• BigslugBigslug Senior Member Posts: 8,385 Senior Member
    #4. The best example of this is the 1911 with its separate barrel bushing. On match-grade systems, the bushing dovetails so tightly into the slide that you need a wrench for disassembly. The barrel fits within the bushing with similar tightness. The net effect of this is that when the weapon is in battery, the muzzle of the barrel is locked into CONSISTENT alignment with the sights. Combat-tolerance guns are going to be looser, but there is still contact between the end of the barrel and the slide. Newer designs based on the 1911's tilting barrel system (Glock, Sig, S&W, CZ, HK, Ruger, etc...) typically eliminate the separate barrel bushing, but still accomplish the same muzzle-to-slide friction fit. Since the muzzle is your last point of control over where the bullet travels, and the front sight is your primary aiming device, lockup in this area is key to maintaining accuracy. The Walther P38 (which heavily inspired the mechanism of the 92) dealt with this simply by placing the front sight directly on the barrel. Not sure why Beretta didn't follow suit.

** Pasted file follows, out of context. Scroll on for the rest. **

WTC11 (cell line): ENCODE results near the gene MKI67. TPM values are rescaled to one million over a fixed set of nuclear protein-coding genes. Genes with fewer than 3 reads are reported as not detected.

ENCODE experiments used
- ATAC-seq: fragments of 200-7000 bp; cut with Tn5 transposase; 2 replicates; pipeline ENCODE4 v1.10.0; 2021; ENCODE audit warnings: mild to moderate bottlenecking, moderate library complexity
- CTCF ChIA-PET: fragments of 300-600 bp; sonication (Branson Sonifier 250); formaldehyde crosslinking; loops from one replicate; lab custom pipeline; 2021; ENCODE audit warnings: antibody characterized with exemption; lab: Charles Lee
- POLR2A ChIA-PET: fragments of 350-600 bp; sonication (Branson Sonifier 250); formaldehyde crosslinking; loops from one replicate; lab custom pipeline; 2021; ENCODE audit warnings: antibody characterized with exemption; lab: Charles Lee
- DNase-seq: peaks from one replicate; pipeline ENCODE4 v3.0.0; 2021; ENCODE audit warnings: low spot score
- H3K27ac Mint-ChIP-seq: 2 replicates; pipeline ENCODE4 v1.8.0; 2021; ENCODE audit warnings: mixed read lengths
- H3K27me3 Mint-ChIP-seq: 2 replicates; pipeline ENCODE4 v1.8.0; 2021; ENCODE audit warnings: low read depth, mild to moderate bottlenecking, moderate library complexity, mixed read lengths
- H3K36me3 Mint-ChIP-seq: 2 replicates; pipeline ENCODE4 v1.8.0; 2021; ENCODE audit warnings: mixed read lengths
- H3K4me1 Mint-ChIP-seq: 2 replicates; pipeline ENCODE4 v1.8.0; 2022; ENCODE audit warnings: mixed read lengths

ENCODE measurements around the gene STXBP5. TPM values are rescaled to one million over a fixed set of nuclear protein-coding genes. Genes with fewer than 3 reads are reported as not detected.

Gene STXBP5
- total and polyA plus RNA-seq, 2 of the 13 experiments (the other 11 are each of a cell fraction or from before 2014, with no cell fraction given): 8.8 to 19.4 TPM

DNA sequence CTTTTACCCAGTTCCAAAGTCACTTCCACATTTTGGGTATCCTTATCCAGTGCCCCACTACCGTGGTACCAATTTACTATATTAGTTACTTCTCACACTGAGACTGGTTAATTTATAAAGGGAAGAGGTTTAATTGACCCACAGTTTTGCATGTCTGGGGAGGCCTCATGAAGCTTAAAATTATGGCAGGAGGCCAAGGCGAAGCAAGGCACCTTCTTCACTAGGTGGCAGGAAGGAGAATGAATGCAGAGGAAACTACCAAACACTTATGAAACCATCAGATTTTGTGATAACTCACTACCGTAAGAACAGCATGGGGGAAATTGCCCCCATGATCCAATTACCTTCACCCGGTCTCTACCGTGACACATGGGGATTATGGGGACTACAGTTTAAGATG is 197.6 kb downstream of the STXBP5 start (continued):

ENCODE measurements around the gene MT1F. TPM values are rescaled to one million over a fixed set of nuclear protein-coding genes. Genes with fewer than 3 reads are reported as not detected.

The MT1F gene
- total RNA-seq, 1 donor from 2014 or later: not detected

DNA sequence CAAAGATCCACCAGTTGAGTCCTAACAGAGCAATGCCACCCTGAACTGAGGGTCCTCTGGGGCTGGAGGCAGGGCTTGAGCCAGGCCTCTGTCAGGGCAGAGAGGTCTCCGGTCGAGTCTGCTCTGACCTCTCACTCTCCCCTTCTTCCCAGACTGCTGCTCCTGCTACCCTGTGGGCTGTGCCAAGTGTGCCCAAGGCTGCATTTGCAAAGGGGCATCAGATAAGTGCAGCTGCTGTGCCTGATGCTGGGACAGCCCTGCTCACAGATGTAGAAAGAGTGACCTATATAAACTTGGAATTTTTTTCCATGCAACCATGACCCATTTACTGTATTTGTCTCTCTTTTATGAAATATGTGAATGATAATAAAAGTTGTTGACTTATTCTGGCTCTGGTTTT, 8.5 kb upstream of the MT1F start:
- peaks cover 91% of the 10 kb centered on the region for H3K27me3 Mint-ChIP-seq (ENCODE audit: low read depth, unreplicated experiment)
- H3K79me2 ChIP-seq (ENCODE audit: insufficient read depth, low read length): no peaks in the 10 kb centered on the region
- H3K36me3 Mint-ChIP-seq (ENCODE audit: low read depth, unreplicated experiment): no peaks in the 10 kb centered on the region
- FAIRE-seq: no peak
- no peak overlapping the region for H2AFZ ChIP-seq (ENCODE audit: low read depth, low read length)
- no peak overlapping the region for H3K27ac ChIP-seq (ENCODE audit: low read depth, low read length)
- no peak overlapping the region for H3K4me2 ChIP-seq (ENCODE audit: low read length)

The muzzle of the Beretta's barrel is hanging loose in the slide, with all of the lockup being done at the rear, equaling more opportunity for slop to creep into the equation.

    #5. Look for the barrel of a 1911 or 1911-derived pistol. You can see the muzzle of the barrel, and you can see the chamber. You can't see anything else because the slide totally encloses it. There really aren't a lot of places that debris can get into one of these guns in sufficient quantity to make them quit. Look at the slide of a Beretta and you can see the entire top third of the barrel along its entire length with a long gap on either side that can allow entry of sand, mud, water, what have you.